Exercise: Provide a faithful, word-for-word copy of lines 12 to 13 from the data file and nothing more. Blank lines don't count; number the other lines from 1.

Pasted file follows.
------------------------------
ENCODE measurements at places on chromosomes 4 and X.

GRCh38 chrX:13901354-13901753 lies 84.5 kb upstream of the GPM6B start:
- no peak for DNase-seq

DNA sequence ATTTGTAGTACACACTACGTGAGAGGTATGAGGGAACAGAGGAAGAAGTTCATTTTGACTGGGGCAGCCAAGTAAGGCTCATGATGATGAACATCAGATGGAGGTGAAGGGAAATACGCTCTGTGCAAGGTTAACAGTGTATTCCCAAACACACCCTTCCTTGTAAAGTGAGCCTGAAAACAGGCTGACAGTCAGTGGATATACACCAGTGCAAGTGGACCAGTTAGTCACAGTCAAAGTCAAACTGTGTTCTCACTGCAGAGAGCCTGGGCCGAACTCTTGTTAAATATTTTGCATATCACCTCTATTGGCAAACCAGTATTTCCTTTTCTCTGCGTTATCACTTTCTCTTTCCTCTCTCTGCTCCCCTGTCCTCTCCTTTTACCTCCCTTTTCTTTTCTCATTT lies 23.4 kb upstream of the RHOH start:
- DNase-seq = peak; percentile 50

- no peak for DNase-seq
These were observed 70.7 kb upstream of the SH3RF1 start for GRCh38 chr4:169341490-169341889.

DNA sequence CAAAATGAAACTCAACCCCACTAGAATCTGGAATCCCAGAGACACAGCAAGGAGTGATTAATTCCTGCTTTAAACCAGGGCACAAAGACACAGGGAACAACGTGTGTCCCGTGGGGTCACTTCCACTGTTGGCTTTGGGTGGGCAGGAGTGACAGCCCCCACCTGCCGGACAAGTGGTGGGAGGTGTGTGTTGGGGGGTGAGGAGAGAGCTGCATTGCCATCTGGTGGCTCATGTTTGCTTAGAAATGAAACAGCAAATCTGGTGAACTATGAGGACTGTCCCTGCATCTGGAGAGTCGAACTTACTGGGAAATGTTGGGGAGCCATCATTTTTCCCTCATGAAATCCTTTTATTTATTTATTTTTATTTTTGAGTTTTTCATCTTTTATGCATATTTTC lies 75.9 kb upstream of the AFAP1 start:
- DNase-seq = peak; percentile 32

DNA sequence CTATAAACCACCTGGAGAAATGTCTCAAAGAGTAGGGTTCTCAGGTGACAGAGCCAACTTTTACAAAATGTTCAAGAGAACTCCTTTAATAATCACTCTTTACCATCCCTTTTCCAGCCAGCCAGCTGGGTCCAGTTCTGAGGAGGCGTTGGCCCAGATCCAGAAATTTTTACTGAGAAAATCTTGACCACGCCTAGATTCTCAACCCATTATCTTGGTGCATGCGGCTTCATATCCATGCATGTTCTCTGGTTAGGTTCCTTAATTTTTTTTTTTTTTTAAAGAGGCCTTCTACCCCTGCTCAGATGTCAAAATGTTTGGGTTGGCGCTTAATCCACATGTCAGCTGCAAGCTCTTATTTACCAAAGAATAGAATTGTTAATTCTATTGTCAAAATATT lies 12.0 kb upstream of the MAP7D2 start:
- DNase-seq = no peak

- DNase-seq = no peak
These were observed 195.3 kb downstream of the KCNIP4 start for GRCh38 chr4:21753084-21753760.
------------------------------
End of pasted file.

- DNase-seq = no peak
These were observed 195.3 kb downstream of the KCNIP4 start for GRCh38 chr4:21753084-21753760.